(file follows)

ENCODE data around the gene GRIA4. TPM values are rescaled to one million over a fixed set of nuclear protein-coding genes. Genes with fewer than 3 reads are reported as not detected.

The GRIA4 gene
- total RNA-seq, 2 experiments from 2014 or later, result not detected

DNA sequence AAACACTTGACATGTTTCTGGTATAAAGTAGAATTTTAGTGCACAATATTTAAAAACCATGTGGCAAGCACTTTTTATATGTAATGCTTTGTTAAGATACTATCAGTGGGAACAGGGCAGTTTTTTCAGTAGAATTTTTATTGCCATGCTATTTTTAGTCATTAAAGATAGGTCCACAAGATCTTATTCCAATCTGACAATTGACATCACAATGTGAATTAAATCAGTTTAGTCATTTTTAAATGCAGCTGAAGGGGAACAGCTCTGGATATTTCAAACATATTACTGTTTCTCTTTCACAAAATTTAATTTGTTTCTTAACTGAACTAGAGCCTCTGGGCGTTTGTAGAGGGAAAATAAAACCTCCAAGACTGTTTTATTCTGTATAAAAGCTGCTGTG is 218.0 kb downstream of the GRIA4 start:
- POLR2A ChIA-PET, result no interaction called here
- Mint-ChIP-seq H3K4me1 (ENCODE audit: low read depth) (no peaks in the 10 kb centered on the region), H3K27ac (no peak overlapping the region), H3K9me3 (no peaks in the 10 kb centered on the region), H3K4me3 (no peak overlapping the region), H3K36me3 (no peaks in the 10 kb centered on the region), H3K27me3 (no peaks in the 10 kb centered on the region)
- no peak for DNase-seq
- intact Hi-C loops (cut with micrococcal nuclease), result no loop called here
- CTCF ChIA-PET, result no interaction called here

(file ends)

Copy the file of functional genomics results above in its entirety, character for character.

ENCODE data around the gene GRIA4. TPM values are rescaled to one million over a fixed set of nuclear protein-coding genes. Genes with fewer than 3 reads are reported as not detected.

The GRIA4 gene
- total RNA-seq, 2 experiments from 2014 or later, result not detected

DNA sequence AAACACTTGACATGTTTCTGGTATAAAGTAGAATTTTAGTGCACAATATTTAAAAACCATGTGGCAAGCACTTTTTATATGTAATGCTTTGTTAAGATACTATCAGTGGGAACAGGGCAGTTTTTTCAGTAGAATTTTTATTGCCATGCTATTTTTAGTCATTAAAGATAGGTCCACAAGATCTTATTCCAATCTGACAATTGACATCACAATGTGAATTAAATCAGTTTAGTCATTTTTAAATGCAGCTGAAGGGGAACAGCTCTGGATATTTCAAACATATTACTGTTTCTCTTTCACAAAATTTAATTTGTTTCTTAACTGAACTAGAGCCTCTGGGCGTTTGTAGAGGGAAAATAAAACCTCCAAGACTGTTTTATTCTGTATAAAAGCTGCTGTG is 218.0 kb downstream of the GRIA4 start:
- POLR2A ChIA-PET, result no interaction called here
- Mint-ChIP-seq H3K4me1 (ENCODE audit: low read depth) (no peaks in the 10 kb centered on the region), H3K27ac (no peak overlapping the region), H3K9me3 (no peaks in the 10 kb centered on the region), H3K4me3 (no peak overlapping the region), H3K36me3 (no peaks in the 10 kb centered on the region), H3K27me3 (no peaks in the 10 kb centered on the region)
- no peak for DNase-seq
- intact Hi-C loops (cut with micrococcal nuclease), result no loop called here
- CTCF ChIA-PET, result no interaction called here